8. Don’t forget about the tax you’ll have to pay
    Canada’s tax laws provide various strategies to reduce the tax burden on your estate. By working with an accountant, you can structure your assets and investments to maximize tax efficiency, so you can leave more money for your loved ones and charitable organizations, and legally pay the least amount of tax on your estate with your final tax return. Neglecting to consider tax implications and strategies for reducing estate taxes can result in a considerable tax burden on your beneficiaries. Working with a knowledgeable tax advisor can help mitigate potential tax burdens and optimize the estate plan.
  9. DIY is great, but know when you need help
    While it may be tempting to tackle the entire task of estate planning on your own, know when you need to ask for additional help. Depending on your situation, there’s a risk of missed opportunities, such as setting up trusts for disabled beneficiaries, or unintended consequences such as tax planning to reduce the costs on death. Relying on various professionals for items that you are not an expert on brings numerous benefits by allowing you to tap into their extensive knowledge base, ensuring that no crucial details are overlooked. Their expertise, specialized knowledge, tailored solutions, risk mitigation, compliance with legal requirements and emotional support are all valuable assets in creating a comprehensive and effective estate plan. With a team approach, you can confidently navigate the complexities of estate planning, ensuring that your final wishes are respected, your loved ones are protected, and your legacy is preserved.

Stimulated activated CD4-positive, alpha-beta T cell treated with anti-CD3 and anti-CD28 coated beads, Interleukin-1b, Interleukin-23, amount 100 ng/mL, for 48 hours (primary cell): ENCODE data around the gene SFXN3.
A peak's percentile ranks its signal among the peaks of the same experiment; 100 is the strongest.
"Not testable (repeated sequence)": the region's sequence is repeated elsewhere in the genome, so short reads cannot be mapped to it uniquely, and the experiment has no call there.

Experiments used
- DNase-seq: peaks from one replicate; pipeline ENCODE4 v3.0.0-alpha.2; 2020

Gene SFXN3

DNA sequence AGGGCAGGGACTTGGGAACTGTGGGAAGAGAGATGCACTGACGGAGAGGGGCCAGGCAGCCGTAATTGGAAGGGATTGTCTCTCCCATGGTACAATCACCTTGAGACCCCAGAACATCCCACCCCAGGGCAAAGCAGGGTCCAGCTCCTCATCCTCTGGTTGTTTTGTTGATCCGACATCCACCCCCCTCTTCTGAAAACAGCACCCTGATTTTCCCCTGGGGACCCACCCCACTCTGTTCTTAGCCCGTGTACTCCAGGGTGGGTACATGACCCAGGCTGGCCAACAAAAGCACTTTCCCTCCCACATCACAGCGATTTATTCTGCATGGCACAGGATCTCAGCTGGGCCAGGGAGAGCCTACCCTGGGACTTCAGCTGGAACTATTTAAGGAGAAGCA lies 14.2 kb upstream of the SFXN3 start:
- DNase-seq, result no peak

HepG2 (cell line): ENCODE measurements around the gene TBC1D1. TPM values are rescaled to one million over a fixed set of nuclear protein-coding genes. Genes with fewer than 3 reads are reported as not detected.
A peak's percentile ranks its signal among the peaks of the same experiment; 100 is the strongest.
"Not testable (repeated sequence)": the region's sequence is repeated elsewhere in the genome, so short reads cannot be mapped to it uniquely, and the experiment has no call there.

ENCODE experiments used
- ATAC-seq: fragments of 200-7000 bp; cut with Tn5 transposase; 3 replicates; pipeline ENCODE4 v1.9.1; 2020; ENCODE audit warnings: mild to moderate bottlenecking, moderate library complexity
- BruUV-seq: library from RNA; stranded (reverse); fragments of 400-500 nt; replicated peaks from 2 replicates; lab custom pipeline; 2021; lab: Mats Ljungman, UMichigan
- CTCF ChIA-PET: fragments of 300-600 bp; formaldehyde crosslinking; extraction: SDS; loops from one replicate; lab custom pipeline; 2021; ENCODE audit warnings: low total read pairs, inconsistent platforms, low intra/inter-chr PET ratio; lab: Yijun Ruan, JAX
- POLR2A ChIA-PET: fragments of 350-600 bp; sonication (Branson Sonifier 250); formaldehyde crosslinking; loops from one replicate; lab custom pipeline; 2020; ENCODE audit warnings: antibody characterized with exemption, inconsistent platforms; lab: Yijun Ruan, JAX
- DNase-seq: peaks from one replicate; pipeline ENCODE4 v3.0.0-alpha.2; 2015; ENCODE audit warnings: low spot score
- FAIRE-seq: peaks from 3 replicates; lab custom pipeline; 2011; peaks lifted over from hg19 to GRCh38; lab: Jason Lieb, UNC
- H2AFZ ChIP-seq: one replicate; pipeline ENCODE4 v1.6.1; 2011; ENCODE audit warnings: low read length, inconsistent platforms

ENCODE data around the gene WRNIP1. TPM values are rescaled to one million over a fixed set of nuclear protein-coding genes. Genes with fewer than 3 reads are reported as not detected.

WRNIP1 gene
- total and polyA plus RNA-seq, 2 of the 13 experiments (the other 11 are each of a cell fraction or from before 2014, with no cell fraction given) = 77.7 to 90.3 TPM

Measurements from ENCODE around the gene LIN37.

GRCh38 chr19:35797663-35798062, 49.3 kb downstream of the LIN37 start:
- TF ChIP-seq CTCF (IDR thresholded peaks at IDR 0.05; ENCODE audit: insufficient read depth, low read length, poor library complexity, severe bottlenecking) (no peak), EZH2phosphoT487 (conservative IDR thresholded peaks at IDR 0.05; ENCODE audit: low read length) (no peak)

10. Update, update, update
    It’s not one and done. Estate planning is an ongoing process. Life is dynamic, and circumstances change. Getting married, having children, acquiring new assets or experiencing significant life events necessitate updates to your estate plan. Regularly review and modify your plan so it aligns with your current wishes and reflects your evolving situation. Failing to update your estate plan can lead to unintended consequences and outdated provisions. For example, a beneficiary may still inherit from your estate even if you had a falling out but never updated your estate plan to remove them. 

Who needs estate planning in Canada?

Estate planning is an essential task that every Canadian should consider, regardless of age or financial status. It provides control, protection and peace of mind. By planning ahead, you preserve your legacy, protect your loved ones, and avoid unnecessary legal complications. Remember, estate planning is not just about wealth; it is about empowering yourself and positively impacting the lives of those you care about most.

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About Debbie Stanley

Debbie Stanley is an estate and trust professional, and CEO of the estate firm ETP Canada. She is a writer, speaker and regularly featured guest on Zoomer Radio.